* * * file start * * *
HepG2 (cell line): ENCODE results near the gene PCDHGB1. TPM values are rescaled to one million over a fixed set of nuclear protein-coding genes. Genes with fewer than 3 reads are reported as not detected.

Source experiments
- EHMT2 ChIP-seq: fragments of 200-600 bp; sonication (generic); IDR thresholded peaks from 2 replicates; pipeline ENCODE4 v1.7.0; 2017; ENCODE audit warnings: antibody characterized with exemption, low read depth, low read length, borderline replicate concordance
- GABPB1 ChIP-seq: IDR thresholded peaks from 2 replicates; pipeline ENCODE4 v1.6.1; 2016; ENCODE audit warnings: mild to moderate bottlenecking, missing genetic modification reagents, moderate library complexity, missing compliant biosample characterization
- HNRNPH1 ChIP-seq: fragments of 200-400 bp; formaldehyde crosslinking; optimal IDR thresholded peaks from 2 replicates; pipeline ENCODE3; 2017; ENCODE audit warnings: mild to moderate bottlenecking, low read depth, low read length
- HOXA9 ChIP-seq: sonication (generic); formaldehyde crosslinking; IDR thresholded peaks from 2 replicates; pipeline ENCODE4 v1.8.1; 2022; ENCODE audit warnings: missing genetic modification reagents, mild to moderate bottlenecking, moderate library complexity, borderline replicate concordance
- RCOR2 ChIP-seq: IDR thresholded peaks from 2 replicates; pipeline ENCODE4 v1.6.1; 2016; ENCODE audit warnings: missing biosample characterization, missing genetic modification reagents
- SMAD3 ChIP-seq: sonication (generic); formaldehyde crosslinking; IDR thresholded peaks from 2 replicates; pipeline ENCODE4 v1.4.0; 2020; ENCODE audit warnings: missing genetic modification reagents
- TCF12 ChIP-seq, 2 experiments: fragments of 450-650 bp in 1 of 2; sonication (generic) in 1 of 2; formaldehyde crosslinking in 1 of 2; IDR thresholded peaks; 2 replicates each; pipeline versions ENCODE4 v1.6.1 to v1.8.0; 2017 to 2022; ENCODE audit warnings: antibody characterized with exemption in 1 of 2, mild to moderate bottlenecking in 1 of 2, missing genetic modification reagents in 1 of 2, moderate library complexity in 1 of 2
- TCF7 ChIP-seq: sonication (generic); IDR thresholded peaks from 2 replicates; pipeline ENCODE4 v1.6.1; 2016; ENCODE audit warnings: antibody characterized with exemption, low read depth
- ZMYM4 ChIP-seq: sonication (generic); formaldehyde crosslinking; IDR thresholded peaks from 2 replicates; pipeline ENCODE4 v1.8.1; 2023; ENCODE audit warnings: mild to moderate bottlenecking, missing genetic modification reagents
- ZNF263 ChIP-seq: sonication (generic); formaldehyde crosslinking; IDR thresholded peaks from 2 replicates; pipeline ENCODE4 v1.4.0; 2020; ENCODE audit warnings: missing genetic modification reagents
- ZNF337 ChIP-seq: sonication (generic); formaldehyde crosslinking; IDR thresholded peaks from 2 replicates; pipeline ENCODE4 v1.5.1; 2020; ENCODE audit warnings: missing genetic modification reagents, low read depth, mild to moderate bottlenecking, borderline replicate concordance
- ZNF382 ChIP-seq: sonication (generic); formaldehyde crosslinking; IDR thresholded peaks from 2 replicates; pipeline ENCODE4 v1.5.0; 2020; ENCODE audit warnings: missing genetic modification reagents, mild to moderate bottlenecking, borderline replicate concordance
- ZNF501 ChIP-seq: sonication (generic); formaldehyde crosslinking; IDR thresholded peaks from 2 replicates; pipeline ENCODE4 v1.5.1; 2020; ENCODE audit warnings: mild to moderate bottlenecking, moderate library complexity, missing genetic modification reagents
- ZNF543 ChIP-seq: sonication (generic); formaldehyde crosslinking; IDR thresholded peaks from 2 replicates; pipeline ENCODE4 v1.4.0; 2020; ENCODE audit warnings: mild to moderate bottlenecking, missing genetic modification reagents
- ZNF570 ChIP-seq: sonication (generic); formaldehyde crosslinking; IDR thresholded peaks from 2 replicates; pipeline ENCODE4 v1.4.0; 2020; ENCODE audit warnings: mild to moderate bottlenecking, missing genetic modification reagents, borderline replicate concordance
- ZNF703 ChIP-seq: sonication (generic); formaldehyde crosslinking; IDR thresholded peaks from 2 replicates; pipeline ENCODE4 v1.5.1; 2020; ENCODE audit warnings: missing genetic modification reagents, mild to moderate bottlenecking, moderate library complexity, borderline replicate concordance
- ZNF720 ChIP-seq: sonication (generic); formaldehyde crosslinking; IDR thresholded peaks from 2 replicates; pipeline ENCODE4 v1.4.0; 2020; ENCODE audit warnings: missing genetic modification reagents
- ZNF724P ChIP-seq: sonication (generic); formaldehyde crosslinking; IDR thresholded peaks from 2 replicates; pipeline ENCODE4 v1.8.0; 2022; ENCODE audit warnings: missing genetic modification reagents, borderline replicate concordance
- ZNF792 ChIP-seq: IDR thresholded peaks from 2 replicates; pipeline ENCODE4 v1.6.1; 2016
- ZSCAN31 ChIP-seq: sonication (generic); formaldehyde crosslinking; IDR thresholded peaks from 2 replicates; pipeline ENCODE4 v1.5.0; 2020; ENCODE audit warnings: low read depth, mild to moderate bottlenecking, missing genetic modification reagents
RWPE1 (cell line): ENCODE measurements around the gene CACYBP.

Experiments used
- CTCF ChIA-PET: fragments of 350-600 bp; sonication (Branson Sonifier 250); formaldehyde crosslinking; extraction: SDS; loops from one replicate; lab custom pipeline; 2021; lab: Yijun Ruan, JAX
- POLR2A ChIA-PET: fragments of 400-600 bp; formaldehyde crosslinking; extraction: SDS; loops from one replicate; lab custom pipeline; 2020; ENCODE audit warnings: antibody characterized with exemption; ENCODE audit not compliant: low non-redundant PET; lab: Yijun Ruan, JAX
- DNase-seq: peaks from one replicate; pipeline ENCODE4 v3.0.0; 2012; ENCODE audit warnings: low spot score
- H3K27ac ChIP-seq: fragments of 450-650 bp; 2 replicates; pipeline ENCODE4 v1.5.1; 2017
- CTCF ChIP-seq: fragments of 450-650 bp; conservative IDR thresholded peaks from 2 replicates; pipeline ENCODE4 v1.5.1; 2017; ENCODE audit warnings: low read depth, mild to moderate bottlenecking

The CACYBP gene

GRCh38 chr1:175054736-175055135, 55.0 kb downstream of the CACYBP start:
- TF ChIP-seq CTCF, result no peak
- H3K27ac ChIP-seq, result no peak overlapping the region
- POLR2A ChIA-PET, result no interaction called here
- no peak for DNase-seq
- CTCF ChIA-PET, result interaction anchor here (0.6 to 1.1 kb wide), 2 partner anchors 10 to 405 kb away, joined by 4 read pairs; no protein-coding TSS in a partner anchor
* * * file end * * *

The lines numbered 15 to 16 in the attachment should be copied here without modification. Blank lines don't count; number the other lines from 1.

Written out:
- ZNF501 ChIP-seq: sonication (generic); formaldehyde crosslinking; IDR thresholded peaks from 2 replicates; pipeline ENCODE4 v1.5.1; 2020; ENCODE audit warnings: mild to moderate bottlenecking, moderate library complexity, missing genetic modification reagents
- ZNF543 ChIP-seq: sonication (generic); formaldehyde crosslinking; IDR thresholded peaks from 2 replicates; pipeline ENCODE4 v1.4.0; 2020; ENCODE audit warnings: mild to moderate bottlenecking, missing genetic modification reagents